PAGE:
In my paper from the Copenhagen workshop, I suggest that we might learn from the last period of global climatic reorganisation, which took pace between about 6400 and 5000 years ago. This did not involve any large changes in global average temperatures, and was driven by natural processes relating to changes in the Earth’s orbit and the distribution of solar radiation across its surface, rather than the buildup of greenhouse gases from human activity. However, it did involve profound shifts in climatic and environmental conditions across much of the globe, including the desertification of the northern hemisphere subtropical region (southern North America and today’s desert belt stretching from West Africa to China), harsher (and colder) conditions in Europe and other middle and high-latitude regions, and the establishment of a regular El Niño. People practiced small-scale farming and herding, as do billions of people today, and urban societies existed (and became more common and extensive as conditions deteriorated).

The paper summarises evidence from a number of regions suggesting that climatic and environmental change had a profound effect on human societies during this period. The strength of this evidence varies with location, but it is enough for us to construct convincing narratives of environmental change as a dominant driver of social change during key periods. These changes are not always in the same direction – in some places people become more mobile in their search for resources, while in others they retreat to refugia and become more settled. In some locations people give up farming for mobile herding, while in others such herding is abandoned or integrated into a more sedentary lifestyle based on irrigated agriculture. And the effects of large changes in climate go far beyond societal collapse, although that particular outcome has dominated discussions of the impacts of climate change on past societies.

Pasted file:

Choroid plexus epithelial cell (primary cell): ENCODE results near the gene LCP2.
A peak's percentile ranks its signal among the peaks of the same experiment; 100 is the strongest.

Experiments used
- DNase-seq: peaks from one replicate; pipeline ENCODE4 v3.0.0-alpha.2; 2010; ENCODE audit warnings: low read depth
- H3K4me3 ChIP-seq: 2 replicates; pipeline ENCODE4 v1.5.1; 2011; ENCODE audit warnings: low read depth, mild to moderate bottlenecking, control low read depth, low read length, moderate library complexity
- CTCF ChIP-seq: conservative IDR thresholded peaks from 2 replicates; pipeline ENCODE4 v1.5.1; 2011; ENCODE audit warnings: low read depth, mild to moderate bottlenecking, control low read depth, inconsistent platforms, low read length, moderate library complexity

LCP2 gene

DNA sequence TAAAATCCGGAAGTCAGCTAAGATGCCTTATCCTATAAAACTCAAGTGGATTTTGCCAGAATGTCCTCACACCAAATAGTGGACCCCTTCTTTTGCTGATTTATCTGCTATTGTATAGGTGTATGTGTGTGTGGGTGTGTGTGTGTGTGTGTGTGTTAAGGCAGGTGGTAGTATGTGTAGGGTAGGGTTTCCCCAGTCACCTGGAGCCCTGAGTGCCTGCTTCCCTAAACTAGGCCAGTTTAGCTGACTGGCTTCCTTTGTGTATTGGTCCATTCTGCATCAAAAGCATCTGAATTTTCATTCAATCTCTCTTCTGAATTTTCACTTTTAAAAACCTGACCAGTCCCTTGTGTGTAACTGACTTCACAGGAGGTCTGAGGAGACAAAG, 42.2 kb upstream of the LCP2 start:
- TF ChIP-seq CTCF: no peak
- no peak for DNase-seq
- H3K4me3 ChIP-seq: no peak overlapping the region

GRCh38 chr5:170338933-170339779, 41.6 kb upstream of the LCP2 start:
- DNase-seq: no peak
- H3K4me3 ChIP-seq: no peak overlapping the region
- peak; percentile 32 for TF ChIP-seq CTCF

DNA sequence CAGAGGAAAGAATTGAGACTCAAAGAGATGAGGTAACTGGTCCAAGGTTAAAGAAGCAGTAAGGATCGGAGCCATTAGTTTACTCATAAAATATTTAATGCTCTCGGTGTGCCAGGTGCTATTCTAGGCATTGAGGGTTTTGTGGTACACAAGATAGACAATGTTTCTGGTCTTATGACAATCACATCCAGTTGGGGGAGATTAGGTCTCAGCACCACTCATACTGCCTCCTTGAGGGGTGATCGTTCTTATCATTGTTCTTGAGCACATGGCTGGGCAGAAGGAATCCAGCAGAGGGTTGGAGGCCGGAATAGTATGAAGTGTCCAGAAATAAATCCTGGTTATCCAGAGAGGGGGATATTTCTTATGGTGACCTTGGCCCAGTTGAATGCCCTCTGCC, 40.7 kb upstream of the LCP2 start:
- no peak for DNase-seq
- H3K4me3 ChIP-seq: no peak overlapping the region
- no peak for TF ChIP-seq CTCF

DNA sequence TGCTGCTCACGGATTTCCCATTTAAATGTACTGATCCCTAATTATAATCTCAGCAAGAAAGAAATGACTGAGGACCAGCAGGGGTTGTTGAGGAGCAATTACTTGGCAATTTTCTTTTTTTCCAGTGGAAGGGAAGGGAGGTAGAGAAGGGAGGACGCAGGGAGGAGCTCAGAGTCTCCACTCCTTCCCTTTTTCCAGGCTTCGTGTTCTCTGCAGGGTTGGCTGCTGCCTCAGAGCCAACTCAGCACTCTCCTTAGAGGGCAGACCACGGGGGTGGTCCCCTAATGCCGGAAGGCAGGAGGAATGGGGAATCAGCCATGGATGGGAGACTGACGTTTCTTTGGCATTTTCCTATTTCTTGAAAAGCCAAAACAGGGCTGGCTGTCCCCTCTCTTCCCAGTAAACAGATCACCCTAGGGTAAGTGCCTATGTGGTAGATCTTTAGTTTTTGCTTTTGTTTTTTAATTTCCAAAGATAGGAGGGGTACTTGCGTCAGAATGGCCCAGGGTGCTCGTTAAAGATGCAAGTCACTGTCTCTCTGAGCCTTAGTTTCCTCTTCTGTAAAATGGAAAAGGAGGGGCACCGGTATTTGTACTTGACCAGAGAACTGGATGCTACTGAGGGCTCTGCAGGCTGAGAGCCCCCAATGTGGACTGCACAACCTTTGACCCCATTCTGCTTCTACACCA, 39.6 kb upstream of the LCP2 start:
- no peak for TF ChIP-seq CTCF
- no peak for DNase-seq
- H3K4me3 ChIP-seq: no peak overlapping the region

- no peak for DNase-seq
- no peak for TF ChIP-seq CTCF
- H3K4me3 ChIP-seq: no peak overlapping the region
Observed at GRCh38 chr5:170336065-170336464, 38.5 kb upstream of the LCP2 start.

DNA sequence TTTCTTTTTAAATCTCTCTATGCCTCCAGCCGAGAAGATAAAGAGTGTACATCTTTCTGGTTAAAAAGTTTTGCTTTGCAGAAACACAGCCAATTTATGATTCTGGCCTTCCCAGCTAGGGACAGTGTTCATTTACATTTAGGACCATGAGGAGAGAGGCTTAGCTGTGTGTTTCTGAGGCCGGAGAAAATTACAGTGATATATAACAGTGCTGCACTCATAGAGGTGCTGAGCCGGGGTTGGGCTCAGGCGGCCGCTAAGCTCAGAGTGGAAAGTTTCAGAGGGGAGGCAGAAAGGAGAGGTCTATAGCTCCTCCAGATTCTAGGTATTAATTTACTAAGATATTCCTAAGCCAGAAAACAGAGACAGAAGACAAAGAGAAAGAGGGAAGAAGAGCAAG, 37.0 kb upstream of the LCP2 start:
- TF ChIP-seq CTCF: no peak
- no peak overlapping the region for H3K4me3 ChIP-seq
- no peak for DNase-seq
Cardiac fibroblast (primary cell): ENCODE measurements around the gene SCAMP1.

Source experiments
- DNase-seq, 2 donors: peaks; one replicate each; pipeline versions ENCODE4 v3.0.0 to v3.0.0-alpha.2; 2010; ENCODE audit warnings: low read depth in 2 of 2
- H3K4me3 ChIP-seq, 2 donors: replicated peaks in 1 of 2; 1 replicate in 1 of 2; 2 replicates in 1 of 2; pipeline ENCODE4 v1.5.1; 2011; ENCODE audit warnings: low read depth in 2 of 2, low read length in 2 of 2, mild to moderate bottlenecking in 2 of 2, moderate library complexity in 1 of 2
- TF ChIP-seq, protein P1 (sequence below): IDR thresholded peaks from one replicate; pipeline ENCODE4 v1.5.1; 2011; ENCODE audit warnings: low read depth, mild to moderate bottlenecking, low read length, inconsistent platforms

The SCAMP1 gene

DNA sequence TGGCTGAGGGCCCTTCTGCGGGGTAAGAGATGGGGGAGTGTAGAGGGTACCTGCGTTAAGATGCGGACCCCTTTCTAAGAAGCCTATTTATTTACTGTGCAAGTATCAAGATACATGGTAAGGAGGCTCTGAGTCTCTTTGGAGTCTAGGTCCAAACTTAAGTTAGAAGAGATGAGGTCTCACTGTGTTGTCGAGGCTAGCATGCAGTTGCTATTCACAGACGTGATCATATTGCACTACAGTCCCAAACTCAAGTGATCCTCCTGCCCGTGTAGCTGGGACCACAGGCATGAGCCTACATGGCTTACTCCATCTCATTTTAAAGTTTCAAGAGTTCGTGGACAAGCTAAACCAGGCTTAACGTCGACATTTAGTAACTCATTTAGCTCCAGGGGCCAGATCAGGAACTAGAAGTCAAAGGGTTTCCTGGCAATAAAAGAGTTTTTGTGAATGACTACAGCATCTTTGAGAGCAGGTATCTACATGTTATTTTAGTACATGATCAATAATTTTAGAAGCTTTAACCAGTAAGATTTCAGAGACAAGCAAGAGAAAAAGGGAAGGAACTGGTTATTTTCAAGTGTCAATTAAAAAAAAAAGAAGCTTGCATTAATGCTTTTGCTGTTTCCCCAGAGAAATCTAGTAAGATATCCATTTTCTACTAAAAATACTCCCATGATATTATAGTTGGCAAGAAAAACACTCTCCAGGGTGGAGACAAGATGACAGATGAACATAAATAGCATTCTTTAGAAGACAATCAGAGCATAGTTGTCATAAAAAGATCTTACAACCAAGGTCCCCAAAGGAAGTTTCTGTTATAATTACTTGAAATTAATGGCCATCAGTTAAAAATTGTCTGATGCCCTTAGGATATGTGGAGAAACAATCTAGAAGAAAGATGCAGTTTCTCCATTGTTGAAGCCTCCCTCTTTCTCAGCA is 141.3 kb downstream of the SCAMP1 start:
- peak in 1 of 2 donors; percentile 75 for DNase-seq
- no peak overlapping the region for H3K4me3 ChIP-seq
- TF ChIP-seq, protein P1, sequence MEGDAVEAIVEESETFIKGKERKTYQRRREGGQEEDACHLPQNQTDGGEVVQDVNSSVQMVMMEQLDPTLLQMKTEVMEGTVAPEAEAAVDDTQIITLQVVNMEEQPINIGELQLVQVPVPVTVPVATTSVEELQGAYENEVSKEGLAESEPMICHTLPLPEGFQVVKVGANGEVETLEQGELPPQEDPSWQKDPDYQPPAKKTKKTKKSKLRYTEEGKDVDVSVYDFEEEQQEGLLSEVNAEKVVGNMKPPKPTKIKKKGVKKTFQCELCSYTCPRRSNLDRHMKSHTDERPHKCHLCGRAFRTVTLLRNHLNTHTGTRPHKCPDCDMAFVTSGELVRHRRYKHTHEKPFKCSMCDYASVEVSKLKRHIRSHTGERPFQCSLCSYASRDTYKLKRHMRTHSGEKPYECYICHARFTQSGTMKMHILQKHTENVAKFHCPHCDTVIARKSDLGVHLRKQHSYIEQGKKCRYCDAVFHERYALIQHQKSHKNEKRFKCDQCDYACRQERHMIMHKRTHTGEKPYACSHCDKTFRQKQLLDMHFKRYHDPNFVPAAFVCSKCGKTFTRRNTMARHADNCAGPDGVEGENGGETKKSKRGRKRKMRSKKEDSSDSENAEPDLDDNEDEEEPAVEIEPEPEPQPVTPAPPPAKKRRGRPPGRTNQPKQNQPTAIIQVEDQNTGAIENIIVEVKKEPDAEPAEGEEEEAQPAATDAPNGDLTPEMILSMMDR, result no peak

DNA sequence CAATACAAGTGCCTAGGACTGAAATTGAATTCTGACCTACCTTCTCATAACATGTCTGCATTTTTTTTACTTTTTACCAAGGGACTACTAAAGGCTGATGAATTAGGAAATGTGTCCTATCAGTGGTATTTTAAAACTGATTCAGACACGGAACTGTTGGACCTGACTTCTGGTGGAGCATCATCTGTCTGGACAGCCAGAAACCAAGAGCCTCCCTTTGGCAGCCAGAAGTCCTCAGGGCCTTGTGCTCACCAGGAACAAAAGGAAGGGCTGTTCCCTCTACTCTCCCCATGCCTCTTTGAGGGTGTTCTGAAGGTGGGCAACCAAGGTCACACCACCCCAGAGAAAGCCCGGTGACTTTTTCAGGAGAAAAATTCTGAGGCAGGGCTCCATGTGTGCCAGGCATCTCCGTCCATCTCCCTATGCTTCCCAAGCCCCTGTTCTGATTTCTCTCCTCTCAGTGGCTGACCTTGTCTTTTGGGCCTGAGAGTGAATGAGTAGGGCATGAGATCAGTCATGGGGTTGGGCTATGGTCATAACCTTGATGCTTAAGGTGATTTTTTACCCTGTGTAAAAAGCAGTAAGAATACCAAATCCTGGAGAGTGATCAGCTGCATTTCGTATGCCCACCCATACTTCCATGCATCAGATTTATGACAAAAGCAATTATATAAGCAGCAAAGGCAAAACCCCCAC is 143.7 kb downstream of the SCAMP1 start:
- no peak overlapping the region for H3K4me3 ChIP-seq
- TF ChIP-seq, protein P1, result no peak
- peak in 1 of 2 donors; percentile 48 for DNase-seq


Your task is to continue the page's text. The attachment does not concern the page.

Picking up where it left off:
The point is that we can talk about environmental influences on the development of human societies (for better or worse, depending to an extent on your perspective), without falling into the trap of determinism. Another important lesson is that it is naive to stick dogmatically to either a minimalist or a maximalist position. Climatic and environmental changes certainly interact with other drivers of societal change, but the relative importance of these drivers varies over time. Looking to the more distant human past helps us to think about the possibility that some environmental changes may be so great that they overwhelm other drivers of change, even if such a situation is temporary. This certainly seems to have been the case on a number of occasions five to six millennia ago, and I’m prepared to bet that it will be the case again soon.

Here is the first page of the paper (with abstract) – contact me if you would like a full version. References for this and other of my papers on similar topics below.

Brooks, N. 2013. Beyond collapse: climate change and causality during the Middle Holocene Climatic Transition, 6400-5000 years before present (BP). Geografisk Tidsskrift-Danish Journal of Geography 112(2): 93-104. View abstract/1st page, or contact me for an electronic copy.

Brooks, N. 2010. Human responses to climatically-driven landscape change and resource scarcity: Learning from the past and planning for the future. In I. P. Martini and W. Chesworth (eds.) Landscapes and Societies: Selected Cases, pp. 43-66. Springer, Dordrecht, Heidelberg, London, New York, 478 pp. Access chapter via Google Books.

Brooks, N. 2006. Cultural responses to aridity and increased social complexity in the Middle Holocene. Quaternary International 151, 29-49. Download pdf (324 kb).

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About Nick Brooks

Nick Brooks is a climate change specialist with a background in climate science. Nick currently works as an independent consultant, focusing on climate change and international development, climate risk assessment and adaptation. He also conducts research into past climatic changes and their impacts on human societies, focusing on the Middle Holocene and the northern hemisphere sub-tropical arid belt, and the Sahara in particular. Nick is a Visiting Research Fellow at the University of East Anglia, and a co-director of the Western Sahara Project. Nick holds a degree in Geophysics from the University of Edinburgh, and a PhD in climatology from the University of East Anglia.